Chamunda Devi


Chaurasi Temples
Manali

Just 40 kms away from Kullu to the north, Manali is situated near the end of the valley on the National Highway leading to Leh. The landscape here is breath taking. One sees well-defined snow capped peaks, the Beas river with its clear water meanders through the town. On the other side are deodar and pine trees, tiny fields and fruit orchards. It is an excellent place for a holiday, a favorite resort for trekkers to Lahaul, Spiti, Bara Bhangal (Kangra), and Zanskar ranges. From temples to antiquity, to picturesque sight-seeing spots and adventure activities, Manali is a popular resort for all seasons and for all travellers. Pictures


Arjun Gufa


Rohtang Pass


The Great Himalayan National Park

The most charming and beautiful Kulu valley spreads out its charm on either side of river Beas. The valley runs north to south of this river and is 80kms. long and about 2kms. at its broadest. Yet with awe inspiring glens and mossy meadows encircled by the rushing streams and meandering brooks, flung east & west, a fairly wide area is open to the tourists, the trekkers, the mountaineers, the artists and to anyone who wishes to escape the heat & dust of the plains to breathe the exhilarating air of the Himalaya and enjoy the spectacle of the variegated mountain scenery. The valley is also famous for its exquisitely woven colourful hand made shawls and kullu caps.

Kullu Dussehra


Bijli Mahadev Temple


Bajaura


Banjar Valley
Solan

Blessed with a pleasant climate all the year round. Solan is a district headquarter and has the famous temple of Shoolini Devi and from Solan the Jatoli village (15 km) and the temple of Lord Shiva and on Rajgarh road the Buddhist Monastery (18 km) may be visited. Known as the "Mushroom city of India" Solan has an old brewery (11 km) and a sprawling horticulture and forestry university at Nauni (16 km). HPTDC hotel at Barog and other pvt hotels & restaurant are available at Solan.

Kuthar fort


Arki Fort


Nalagarh Fort


Kasauli


Parwanoo


Dharamshala

This is a hill station lying on the spur of the Dhauladhar range about 17 kms north- east of Kangra town. This hill station is wooded with oak and conifer trees and snow capped mountains enfold three sides of the town while the valley stretches in front. The snowline is perhaps more easily accessible at Dharamshala than at any other hill resort and it is possible to make a day's trek to a snow-point after an early morning's start. Dharamshala is also the headquarter of the Kangra district.

Baijnath Shiv Temple


Tibetan Monastery


Bajreshwari Devi Temple


Bhagsunag falls


Jwalamukhi Temple
Kangra

The Kangra valley is one of the most picturesque valleys of lower Himalayas. The valley, sheltered by the sublime Dhauladhar range, is green and luxuriant. It provides a tremendous contrast in nature of places to be visited. Dharamshala is full of Buddhist air whereas ancient Hindu Temples like Bajreshwari Devi, Chamunda Devi, Baijnath Shiv temple and Jwala Devi ji dot the country side.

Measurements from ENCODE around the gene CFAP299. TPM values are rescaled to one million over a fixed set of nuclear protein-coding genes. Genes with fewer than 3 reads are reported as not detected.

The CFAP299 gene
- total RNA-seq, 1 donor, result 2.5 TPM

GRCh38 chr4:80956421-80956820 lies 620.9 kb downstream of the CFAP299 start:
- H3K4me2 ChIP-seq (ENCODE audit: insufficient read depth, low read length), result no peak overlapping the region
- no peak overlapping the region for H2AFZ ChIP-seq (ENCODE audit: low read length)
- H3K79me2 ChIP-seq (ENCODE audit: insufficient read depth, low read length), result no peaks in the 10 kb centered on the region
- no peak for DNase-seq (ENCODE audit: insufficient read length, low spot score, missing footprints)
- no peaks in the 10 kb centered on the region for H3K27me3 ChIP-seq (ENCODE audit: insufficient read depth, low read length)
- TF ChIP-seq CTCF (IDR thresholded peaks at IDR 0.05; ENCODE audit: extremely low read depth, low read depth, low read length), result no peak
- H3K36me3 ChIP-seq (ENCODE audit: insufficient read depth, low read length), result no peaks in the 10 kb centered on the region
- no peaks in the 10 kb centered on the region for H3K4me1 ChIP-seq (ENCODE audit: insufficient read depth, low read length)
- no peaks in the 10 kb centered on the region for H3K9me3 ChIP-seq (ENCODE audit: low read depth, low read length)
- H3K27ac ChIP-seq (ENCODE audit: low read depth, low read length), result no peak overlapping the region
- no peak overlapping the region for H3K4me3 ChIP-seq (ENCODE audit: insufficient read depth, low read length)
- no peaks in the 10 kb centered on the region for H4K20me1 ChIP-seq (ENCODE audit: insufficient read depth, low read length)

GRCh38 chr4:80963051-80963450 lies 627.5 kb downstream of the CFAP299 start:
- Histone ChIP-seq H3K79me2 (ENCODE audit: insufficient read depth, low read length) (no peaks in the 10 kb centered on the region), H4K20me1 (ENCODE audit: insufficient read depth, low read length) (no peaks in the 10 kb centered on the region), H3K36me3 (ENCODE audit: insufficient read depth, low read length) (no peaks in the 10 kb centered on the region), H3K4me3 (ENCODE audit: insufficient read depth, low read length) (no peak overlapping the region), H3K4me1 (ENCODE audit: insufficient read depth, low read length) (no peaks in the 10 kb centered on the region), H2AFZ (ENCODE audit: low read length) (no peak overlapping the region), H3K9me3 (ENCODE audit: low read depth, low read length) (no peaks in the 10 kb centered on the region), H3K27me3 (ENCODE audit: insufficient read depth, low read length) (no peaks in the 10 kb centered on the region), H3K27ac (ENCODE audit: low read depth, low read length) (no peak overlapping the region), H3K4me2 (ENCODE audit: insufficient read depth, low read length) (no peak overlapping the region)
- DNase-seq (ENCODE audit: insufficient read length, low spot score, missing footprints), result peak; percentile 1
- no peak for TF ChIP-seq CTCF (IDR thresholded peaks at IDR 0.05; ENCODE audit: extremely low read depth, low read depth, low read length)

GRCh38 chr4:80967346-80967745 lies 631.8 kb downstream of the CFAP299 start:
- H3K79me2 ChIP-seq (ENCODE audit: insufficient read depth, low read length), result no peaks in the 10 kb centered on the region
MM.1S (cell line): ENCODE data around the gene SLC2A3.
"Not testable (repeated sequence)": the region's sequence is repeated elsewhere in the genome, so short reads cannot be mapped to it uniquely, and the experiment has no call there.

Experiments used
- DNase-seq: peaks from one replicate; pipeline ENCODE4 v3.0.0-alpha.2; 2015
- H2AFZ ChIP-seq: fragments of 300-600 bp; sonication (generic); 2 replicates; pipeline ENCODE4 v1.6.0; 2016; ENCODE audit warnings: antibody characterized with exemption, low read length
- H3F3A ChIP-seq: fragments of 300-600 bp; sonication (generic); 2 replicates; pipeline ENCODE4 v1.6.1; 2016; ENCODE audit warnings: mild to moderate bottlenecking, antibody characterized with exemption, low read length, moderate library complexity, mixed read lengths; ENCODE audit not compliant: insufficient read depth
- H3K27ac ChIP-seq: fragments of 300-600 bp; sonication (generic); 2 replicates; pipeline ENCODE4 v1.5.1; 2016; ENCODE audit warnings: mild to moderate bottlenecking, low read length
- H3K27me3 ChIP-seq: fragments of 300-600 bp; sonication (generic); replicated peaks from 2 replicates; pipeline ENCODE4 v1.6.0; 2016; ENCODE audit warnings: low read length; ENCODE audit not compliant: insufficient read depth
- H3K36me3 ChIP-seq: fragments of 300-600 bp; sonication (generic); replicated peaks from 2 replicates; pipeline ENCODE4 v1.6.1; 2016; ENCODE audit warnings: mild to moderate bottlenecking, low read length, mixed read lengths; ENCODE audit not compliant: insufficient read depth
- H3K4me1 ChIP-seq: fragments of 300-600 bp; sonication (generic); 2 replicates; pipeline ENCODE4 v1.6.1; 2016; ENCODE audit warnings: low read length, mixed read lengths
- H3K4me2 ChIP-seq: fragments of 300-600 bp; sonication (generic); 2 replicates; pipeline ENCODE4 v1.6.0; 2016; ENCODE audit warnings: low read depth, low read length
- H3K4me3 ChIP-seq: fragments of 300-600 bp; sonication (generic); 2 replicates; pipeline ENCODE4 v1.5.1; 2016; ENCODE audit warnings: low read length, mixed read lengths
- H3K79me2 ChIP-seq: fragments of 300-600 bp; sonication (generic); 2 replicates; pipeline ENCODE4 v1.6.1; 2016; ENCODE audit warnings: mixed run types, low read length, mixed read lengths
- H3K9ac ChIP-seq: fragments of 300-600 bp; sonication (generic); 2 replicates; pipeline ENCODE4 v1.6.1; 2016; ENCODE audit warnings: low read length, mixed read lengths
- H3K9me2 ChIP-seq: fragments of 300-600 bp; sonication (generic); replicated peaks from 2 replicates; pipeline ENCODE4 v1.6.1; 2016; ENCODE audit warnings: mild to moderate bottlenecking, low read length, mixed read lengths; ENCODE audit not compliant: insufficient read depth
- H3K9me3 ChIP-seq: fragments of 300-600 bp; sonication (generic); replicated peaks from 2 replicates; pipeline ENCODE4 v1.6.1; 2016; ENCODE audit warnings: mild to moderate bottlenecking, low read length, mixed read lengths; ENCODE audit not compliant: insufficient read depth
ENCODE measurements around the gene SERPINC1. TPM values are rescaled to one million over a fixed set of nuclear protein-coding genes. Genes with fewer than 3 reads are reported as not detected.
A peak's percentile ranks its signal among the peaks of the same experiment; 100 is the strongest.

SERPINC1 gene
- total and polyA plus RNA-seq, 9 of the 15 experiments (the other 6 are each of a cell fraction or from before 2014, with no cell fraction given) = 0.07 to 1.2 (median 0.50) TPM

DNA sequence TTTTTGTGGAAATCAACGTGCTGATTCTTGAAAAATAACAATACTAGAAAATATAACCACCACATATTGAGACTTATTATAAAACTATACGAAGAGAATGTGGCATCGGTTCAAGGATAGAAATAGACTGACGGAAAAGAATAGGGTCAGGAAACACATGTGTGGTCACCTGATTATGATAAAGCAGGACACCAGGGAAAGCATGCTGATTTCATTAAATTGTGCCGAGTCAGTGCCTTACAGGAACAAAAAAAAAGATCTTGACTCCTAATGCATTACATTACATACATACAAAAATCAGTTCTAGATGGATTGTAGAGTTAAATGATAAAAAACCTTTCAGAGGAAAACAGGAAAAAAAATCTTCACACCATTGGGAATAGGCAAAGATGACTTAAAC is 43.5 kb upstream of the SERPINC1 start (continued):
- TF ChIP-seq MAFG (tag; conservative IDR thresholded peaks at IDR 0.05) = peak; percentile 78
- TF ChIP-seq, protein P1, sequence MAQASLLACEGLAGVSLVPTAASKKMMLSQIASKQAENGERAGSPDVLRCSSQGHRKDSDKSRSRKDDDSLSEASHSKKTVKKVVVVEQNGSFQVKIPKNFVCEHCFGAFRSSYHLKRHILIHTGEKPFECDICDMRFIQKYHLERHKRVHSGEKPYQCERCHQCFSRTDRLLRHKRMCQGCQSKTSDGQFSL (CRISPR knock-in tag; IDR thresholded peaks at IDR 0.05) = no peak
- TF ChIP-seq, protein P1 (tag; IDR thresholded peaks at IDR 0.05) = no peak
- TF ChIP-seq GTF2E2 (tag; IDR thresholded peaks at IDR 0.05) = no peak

The history of Kangra valley dates back to the Vedic times more than 3500 years ago. The area was exposed to successive invasions, the last being the British domination of the princes of many small the hill states. Despite the onslaughts and political upheavals, the arts and crafts of the region continued to develop and found lyrical expressions. Crafts like the exquisitely designed shawls and miniature paintings of this region are internationally appreciated.





Paonta Sahib

Paonta Sahib is a sacred town built in the memory of Guru Gobind Singh, the tenth Guru of the Sikhs. The road passes through Sataun and follows the Giri River along the beautiful scenery. Situated on the banks of Yamuna River, Paonta Sahib is a bustling township with growing industries. It is one of the important holy places for the Sikhs. It retains tangible memories of Guru Gobind Singh in the form of his weapons and a majestic Gurudwara. It recalls his presence even in the name of the city which is derived from Paonta meaning "foot", either because he set foot on this place or, according to an alternate story, he lost an ornament which he wore on his foot called "Paonta" while bathing in the Yamuna river.



There is a legend in this town that surrounds the ruins of this old capital of a princely state. Sirmouri Tal, not very far from Paonta Sahib was destroyed by the curse of a court dancer when the the ruler went back on an oath to give half of this kingdom in case she crossed a narrow gorge on a rope. This, she did but the wily ruler the offered her the entire kingdom if she could dance her way back. She started back but as she was half way across, he cut the rope hurling the helpless girl into the stream. Floods followed which swept away the city, the ruler and the royal house, as a result of dancer's curse. Vishawkarma temple and few other Hindu temples are also located in Paonta Sahib. The water of river Yamuna is being dammed down stream of Paonta which will soon have a water reservoir where water sports will be organised.

How to Approach

Paonta Sahib is easily approachable from Nahan (45 km) and there is regular bus service connecting the places. One can also come from other routes by bus or car/taxi from Dehradun (45 km), Haridwar (117 km) and Shimla (180 km)............
http://famousindiantouristplaces.blogspot.com

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  2. Thanks for such an informational post. The Himalyan hills and towering trees of Solan provide the perfect backdrop for long walks in uncharted territories. One can always book their stay at hotels in Solan in advance to enjoy a hassle-free holiday.